Road Grand Tours is a Zwift alternative that is still in beta, but that doesn't mean that isn't a legitimate option for those looking to train inside this winter. I signed up for a free account today, and decided to give it a whirl. It was actually a lot better than I expected with only one real let down.
Sign up gave way to a free download of the program, which on my home Wifi took about 45 minutes for all the updates to go through. I linked the account to my Strava, and started it up. Pairing my power meter, trainer, and heart rate strap over Ant+ was a breeze, as the system does not support Bluetooth yet. It loaded quite quickly, and I had a really nice looking interface staring at me in no time.
Like Zwift, RGT presents you with a digital avatar that rides through a virtual world of roads with each grade and downhill triggering resistance changes on a smart trainer. RGT has multiple "real world" courses to choose from including London's Canary Wharf, Mont Ventoux, and the Stelvio. It seems a little more suited for the climber, as most if these courses have big climbs. I had a hard time deciding, as I looked at the course previews and they almost all had average grades over 5% except for the dead flat crit courses.
Like Zwift, it allows the user to select a "realism" setting or trainer "feel." I set the slider to 50% meaning that a 10% climb would feel more like 5%. Like on Zwift, it is a good idea to experiment with the trainer "feel" to see how well your trainer reacts to it. On some trainers the 100% feel may very well make you unable to pedal at all on a 15% uphill grade. My CycleOps Hammer works pretty well, but I found 50% to be quite usable on RGT. I will adjust it as I continue to try this software out.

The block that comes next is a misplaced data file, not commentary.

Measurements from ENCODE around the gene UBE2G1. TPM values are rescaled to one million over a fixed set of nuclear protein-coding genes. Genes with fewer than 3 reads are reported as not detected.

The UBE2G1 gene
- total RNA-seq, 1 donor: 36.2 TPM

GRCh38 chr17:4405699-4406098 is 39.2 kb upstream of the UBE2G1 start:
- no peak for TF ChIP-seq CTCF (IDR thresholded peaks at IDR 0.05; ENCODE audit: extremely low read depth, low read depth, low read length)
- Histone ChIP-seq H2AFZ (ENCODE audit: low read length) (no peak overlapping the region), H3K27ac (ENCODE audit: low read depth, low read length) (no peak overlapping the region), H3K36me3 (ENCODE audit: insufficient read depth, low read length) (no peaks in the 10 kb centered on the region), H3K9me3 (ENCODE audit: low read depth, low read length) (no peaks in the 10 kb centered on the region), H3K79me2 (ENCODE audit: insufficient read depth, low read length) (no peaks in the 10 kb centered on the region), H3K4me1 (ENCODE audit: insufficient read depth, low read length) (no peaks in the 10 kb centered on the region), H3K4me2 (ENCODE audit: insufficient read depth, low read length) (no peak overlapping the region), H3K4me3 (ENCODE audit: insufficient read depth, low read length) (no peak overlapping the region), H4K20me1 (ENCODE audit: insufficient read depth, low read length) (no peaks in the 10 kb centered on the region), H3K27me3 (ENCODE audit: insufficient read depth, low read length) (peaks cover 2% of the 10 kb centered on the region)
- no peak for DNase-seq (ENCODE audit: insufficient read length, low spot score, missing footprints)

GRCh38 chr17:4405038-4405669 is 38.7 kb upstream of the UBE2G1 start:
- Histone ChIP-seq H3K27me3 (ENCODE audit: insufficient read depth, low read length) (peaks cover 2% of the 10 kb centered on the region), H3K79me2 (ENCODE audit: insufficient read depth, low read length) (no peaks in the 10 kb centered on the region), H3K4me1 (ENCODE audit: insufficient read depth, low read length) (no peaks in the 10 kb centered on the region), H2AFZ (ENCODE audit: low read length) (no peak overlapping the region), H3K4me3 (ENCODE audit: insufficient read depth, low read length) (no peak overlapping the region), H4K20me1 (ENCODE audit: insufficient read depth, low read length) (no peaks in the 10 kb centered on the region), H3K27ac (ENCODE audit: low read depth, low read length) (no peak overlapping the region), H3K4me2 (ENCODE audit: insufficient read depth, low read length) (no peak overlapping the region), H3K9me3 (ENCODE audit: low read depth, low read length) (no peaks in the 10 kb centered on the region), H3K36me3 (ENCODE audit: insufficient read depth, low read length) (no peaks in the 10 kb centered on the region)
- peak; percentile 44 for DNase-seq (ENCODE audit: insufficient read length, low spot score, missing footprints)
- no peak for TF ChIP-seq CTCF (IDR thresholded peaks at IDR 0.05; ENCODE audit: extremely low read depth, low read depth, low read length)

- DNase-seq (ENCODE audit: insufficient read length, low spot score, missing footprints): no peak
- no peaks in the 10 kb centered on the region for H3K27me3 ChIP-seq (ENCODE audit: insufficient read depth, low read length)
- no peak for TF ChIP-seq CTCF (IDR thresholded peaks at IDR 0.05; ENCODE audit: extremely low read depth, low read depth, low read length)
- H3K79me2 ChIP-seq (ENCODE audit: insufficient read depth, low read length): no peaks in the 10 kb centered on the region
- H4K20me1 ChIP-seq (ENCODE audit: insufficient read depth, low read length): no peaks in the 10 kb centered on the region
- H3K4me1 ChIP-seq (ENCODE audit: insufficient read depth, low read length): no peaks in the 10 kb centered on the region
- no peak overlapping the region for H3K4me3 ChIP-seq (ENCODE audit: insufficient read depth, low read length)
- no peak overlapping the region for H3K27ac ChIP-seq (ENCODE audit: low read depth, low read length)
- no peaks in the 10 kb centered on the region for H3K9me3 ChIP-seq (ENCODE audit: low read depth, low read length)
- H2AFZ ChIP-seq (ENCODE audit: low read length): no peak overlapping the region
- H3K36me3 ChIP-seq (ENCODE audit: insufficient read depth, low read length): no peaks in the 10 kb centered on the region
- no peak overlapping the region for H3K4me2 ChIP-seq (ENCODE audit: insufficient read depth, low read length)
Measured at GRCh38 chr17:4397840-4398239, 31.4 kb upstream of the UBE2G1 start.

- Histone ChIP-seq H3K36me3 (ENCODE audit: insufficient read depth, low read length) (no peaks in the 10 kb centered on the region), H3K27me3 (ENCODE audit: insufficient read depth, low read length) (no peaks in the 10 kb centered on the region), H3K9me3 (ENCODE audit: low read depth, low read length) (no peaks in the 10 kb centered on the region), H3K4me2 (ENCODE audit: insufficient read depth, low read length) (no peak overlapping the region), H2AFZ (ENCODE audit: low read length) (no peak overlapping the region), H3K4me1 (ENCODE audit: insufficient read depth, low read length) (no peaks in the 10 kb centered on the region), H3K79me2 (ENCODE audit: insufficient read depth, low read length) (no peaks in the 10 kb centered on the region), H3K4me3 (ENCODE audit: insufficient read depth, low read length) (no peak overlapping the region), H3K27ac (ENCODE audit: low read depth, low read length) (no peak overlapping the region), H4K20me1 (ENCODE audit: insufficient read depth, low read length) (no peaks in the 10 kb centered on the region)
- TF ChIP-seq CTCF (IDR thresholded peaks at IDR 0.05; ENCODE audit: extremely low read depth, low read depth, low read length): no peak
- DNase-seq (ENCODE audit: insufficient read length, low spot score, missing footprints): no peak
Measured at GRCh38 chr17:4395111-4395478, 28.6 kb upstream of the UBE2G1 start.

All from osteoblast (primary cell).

I tackled the famous Paterberg course today, and with its punchy 321 meter hill, it was a bear. Flanders is no joke. That's for sure. The graphics were excellent, and the rolling gradients reacted as I would have expected on Zwift, FulGaz, or any of the other virtual cycling platforms I have tried.
I did two circuits and then a little more before moving on to try another of the courses, the 8Bar Crit Course. This track in Berlin features lots of hairpin turns on what I think is an old formula one track. It was flat flat flat. It was interesting to make those banking turns and to draft other riders at speeds around 20 mph. One neat metric on screen is the drafting boost percentage. As I drafted one of the virtual riders in the program, I could see how much of a benefit I was getting.
And that is where the only downfall of the program was for me. There is no one on this. As I rode either course, I realized that everyone of the riders online was a clone. The same names I saw on the Paterberg were the same ones I saw on the 8Bar. And there were not even too many of these.
I was left feeling that I had underestimated the power of the social aspect of Zwift. I was not super inspired to be chasing virtual computer clones around the course. There were no thumbs up or ride-ons. It was a lot of feeling like I was riding alone in the basement. And even though you are always technically riding alone on the basement, knowing the riders around you are real does have an inspiring effect. I don't really know how to describe it any better, but it is a little empty feeling.
All this is really unfortunate because RGT is an amazing platform. There are no training programs or group rides that I can tell, but the ride experience is exceptional...apart from the lack of the